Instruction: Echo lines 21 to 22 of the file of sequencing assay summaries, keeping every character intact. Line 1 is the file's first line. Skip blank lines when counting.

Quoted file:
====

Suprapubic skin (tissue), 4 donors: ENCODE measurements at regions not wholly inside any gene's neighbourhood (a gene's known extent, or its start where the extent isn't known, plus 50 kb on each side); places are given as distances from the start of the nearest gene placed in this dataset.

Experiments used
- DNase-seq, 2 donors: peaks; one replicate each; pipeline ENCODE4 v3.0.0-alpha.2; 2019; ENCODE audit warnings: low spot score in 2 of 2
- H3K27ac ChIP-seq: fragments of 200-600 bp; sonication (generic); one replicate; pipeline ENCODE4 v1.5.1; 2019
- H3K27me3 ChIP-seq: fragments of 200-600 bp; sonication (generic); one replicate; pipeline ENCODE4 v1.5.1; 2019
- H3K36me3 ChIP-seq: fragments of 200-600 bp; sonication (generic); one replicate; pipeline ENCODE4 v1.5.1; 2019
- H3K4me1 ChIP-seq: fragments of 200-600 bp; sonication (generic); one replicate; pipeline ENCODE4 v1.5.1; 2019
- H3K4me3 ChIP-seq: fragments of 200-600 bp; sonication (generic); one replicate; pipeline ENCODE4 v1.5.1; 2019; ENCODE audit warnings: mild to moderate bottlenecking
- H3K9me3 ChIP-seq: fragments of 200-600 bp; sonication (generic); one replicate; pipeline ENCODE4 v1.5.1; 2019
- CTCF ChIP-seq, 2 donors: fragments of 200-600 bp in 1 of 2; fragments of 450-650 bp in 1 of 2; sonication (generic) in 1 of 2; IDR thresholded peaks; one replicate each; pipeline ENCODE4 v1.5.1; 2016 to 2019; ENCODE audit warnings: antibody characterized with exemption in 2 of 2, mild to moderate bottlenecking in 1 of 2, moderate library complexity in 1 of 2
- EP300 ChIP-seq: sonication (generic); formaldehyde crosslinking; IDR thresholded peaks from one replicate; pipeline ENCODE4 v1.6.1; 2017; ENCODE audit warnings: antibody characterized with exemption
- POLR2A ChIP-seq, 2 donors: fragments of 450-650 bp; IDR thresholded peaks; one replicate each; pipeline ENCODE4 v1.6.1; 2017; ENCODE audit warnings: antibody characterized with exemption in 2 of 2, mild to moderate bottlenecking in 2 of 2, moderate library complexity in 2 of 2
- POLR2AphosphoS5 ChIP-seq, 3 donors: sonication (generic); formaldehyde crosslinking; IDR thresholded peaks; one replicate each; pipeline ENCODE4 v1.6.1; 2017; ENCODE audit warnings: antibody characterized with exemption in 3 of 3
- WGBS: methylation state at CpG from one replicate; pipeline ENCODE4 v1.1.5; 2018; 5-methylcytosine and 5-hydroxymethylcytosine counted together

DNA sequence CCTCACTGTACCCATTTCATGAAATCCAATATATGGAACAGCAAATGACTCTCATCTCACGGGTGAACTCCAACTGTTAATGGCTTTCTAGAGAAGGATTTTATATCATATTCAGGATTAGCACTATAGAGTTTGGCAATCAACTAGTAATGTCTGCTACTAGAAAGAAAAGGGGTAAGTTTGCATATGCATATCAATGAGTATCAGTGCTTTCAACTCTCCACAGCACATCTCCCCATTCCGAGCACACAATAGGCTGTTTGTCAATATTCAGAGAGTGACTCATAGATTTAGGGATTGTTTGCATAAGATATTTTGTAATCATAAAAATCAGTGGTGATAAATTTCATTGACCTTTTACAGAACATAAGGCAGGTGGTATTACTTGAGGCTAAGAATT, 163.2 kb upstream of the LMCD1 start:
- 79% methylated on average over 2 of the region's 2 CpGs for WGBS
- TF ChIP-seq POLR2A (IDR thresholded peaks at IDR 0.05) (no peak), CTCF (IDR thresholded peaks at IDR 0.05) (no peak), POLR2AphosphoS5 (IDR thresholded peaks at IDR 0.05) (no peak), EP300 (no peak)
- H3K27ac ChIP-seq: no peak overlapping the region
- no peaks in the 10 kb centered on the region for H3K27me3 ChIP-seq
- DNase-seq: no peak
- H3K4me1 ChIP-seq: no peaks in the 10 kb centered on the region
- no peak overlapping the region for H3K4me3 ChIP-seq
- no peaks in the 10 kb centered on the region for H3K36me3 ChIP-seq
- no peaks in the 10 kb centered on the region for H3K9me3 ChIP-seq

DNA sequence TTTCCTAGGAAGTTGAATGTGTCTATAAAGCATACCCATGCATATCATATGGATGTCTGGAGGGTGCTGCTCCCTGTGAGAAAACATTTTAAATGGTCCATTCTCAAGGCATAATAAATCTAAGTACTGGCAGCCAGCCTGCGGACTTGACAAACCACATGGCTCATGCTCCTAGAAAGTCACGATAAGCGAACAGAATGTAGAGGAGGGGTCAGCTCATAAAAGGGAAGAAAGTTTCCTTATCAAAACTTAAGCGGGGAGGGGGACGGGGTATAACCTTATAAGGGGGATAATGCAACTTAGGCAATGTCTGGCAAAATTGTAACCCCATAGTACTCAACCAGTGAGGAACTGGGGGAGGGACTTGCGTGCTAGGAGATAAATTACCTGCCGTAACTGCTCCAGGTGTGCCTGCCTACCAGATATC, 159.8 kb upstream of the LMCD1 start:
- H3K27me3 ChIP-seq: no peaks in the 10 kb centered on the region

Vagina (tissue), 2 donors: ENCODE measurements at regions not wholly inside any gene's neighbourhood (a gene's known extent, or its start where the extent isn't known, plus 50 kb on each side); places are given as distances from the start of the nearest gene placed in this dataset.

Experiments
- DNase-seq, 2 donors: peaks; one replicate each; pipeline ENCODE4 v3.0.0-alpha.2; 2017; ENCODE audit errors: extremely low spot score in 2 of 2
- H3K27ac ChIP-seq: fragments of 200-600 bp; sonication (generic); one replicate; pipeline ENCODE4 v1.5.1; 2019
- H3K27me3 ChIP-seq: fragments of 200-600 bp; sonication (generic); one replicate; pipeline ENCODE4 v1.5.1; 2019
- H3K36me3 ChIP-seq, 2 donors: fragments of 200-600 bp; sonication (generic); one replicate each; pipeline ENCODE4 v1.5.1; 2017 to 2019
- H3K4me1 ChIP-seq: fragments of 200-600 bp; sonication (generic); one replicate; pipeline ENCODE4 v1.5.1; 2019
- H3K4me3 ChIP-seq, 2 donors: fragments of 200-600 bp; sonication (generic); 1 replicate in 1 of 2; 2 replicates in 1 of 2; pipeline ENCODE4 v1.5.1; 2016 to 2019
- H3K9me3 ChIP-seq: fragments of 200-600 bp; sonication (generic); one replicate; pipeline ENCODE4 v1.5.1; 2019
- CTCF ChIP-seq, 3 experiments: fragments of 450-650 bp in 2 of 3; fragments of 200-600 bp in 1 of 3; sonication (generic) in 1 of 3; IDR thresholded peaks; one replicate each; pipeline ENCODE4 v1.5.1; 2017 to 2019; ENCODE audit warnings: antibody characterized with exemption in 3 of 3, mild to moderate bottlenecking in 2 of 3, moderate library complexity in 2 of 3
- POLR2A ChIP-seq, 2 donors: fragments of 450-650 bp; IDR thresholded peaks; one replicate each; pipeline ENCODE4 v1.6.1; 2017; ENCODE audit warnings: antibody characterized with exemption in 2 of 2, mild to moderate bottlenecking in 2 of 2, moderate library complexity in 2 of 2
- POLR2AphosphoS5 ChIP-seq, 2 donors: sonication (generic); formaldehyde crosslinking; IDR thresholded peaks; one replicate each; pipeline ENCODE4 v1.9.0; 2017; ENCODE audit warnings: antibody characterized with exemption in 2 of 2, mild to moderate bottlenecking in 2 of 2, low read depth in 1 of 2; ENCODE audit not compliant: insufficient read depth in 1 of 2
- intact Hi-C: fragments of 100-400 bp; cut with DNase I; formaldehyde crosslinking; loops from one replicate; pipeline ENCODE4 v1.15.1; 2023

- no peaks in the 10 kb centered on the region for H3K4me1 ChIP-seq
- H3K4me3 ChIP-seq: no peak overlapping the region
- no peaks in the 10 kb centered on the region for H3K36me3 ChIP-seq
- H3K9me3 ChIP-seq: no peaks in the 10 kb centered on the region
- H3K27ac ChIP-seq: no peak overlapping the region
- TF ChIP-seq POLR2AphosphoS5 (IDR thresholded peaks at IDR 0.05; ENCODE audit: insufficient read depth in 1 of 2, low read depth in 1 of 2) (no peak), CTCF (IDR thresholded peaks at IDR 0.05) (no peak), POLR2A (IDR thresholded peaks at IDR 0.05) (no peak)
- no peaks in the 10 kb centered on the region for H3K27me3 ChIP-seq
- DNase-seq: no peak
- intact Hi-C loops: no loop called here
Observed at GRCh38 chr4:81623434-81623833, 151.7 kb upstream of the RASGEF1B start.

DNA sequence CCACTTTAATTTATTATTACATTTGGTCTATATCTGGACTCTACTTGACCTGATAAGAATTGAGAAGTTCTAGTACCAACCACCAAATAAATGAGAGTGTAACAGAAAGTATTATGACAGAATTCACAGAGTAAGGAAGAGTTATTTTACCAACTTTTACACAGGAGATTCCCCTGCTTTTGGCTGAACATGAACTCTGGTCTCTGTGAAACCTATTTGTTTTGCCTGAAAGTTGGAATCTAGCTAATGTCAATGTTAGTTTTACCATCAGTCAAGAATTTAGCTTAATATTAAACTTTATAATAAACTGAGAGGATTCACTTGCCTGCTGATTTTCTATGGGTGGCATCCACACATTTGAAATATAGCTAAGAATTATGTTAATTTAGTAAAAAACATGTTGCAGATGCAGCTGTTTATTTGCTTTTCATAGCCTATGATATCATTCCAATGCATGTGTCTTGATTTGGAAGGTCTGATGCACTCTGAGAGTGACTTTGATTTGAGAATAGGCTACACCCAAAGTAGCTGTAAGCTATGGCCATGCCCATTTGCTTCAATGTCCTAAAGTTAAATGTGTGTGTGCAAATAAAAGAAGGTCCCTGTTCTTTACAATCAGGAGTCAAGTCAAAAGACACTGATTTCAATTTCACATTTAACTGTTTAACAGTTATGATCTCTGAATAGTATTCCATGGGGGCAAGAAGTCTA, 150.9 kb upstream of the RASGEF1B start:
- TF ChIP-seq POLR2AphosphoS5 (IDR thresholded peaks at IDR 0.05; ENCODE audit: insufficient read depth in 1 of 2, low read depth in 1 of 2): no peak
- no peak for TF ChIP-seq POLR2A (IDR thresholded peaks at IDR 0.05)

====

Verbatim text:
- H3K4me1 ChIP-seq: no peaks in the 10 kb centered on the region
- no peak overlapping the region for H3K4me3 ChIP-seq